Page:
It's nostalgia central at the Southbank Centre right now, with the windows of the Festival Hall festooned with neon artworks by the late Chris Bracey - designer and founder of Walthamstow's neon signage treasure trove, 'God's Own Junkyard.'
After growing up in a family that made its living designing and manufacturing signs for fairgrounds, Chris left home to became a 'proper' graphic designer, only to find the pull of neon - or 'liquid fire' as it's known in the trade - was too strong.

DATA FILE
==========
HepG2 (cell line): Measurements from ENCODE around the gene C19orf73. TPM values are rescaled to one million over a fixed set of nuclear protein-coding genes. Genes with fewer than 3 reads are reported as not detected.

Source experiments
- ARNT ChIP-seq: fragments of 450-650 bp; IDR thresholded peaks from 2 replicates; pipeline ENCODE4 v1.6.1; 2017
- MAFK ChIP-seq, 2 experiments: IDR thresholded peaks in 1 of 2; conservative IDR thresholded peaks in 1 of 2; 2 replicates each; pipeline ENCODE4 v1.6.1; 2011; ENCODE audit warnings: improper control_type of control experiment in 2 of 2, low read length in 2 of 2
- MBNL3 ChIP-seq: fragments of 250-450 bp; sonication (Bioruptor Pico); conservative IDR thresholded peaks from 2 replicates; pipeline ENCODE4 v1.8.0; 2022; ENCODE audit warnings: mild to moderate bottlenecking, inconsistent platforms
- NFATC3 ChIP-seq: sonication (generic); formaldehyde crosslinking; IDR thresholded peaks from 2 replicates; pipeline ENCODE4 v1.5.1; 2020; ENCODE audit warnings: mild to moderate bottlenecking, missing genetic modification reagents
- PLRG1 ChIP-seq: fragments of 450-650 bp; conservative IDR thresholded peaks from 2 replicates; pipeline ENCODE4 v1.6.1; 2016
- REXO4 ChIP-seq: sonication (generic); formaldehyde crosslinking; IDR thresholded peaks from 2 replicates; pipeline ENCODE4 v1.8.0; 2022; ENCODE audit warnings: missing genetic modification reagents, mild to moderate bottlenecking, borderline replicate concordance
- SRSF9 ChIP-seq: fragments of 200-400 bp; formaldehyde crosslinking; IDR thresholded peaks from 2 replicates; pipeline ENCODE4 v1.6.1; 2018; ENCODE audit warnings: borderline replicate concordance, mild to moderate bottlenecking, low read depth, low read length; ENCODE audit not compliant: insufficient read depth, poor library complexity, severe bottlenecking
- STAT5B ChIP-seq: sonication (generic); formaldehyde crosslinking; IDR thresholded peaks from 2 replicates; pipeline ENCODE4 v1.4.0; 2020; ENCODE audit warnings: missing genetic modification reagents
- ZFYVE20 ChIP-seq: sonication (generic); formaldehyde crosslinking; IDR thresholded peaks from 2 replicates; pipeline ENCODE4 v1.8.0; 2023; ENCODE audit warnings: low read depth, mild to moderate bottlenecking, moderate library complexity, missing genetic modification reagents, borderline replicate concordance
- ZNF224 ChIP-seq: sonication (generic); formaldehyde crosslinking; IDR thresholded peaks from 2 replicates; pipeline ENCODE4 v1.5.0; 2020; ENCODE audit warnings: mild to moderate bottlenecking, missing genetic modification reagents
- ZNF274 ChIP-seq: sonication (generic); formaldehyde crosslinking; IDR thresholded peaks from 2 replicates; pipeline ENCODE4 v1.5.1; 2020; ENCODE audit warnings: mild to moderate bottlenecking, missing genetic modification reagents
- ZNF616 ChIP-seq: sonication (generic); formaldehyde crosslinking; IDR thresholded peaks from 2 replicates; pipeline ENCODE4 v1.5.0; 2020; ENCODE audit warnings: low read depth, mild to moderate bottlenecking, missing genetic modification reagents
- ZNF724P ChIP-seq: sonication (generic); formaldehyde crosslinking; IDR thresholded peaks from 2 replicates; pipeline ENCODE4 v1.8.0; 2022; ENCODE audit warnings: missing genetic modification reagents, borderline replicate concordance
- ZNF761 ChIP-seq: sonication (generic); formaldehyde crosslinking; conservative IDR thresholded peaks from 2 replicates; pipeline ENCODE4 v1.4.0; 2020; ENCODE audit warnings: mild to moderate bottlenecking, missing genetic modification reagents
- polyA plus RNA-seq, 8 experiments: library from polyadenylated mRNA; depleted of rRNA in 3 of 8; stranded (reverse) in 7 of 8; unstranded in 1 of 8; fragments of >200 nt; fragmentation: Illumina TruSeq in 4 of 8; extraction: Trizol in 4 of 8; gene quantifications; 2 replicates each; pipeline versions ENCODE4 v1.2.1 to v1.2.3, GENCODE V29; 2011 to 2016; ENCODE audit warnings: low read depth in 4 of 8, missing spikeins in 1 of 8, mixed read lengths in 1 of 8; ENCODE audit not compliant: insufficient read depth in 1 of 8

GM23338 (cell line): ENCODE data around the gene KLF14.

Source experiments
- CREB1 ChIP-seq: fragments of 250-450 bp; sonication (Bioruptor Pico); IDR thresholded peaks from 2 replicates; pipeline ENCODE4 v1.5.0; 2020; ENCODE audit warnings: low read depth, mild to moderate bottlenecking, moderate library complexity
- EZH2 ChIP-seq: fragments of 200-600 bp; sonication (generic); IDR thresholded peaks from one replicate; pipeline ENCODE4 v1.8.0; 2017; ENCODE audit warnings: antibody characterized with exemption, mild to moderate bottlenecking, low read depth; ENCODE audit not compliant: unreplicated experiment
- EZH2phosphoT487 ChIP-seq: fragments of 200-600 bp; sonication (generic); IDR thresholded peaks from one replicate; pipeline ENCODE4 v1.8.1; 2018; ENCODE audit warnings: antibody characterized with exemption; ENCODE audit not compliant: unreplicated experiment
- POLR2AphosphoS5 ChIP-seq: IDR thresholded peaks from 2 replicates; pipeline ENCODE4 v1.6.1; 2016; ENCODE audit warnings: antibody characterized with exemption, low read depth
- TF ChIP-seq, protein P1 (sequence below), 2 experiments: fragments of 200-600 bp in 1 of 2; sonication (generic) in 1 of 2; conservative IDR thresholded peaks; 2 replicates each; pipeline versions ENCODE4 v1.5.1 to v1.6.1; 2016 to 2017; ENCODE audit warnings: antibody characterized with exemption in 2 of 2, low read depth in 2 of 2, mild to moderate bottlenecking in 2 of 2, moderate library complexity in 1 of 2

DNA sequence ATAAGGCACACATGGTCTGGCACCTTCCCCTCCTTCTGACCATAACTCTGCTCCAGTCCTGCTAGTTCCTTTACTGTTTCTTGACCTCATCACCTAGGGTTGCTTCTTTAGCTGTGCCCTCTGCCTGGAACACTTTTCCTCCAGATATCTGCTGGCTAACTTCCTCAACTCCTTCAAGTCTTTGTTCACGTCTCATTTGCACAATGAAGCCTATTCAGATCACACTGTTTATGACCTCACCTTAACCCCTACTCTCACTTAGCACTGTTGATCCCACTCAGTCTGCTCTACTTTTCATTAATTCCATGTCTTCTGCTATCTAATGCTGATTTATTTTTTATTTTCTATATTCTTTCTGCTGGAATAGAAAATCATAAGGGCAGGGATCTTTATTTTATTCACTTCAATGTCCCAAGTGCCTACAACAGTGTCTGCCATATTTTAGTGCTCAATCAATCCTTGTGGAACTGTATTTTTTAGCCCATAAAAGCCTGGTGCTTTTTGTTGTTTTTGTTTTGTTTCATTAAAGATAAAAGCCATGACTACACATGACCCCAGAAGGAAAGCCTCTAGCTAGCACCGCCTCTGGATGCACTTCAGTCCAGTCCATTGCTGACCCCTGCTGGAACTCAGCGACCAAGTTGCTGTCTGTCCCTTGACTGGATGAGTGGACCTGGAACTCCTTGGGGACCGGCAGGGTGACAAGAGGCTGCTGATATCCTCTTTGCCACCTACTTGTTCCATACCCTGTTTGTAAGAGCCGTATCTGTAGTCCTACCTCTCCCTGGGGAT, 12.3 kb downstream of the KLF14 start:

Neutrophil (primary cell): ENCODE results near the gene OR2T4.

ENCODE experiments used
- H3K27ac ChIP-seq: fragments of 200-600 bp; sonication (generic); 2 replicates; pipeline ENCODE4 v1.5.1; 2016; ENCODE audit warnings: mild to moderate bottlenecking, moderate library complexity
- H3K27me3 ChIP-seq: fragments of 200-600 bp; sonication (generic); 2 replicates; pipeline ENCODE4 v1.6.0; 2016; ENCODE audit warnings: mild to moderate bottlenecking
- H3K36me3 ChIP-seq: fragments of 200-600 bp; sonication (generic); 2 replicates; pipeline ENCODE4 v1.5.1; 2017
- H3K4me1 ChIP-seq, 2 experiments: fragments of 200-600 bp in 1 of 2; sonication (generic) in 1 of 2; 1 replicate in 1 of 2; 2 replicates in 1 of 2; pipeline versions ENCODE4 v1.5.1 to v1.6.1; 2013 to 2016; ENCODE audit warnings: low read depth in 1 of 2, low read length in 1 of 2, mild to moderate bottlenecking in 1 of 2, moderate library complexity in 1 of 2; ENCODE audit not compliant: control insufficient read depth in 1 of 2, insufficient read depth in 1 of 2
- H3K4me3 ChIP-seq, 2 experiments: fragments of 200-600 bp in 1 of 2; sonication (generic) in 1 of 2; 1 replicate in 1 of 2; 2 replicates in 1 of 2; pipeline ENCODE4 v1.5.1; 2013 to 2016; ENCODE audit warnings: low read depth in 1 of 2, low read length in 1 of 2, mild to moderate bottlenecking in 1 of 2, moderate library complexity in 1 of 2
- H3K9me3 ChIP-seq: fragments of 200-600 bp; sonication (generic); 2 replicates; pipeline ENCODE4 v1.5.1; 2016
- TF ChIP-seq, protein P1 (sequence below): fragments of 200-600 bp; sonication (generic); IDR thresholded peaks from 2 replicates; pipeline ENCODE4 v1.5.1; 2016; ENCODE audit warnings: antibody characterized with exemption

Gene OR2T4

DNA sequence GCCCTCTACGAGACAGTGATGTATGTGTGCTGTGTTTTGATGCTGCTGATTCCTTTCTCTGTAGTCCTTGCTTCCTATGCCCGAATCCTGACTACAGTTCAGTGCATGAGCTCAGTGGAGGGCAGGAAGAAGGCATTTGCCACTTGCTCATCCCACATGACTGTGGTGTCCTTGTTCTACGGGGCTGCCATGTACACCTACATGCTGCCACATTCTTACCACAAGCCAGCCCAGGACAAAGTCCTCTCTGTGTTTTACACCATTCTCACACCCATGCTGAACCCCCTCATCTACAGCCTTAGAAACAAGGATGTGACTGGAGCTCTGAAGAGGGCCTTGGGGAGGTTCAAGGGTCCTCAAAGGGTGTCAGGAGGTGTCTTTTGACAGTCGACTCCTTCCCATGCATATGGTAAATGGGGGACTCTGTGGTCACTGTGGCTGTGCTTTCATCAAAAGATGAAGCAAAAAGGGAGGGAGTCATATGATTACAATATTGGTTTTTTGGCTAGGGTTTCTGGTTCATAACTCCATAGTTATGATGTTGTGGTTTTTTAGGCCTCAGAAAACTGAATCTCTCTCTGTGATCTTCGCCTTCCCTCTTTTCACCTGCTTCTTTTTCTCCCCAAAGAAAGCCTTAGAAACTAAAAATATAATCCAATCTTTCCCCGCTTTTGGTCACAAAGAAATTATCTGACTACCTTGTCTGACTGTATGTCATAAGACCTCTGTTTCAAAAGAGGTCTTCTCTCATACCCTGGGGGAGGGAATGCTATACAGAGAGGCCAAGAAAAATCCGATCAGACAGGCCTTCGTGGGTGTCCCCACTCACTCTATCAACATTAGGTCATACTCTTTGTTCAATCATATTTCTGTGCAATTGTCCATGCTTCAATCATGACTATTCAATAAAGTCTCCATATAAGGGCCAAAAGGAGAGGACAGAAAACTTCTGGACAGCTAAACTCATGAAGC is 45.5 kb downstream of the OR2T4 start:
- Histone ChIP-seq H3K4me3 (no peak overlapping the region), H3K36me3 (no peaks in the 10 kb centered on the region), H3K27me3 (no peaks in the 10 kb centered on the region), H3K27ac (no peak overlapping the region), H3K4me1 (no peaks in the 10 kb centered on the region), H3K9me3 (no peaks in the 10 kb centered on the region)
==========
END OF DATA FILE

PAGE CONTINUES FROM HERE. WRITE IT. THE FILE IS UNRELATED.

1970s Soho needed his talents and was happy to pay for them. Bracey's subsequent fabulously tawdry output there even included the infamous 'Girls Girls Girls' that adorns Raymond's Revue Bar.
Seeing some of Chris's neon work in a high-art context - and with Tracey Emin a regular neon-user these days - made me think about why its appeal is so enduring.
It's attention-grabbing, tacky and cheap and it offers the same cheap-thrill instant gratification as a ride on the dodgems or the taste of candy floss.
Neon says the good times might not be classy, but they'll sure as hell be fun.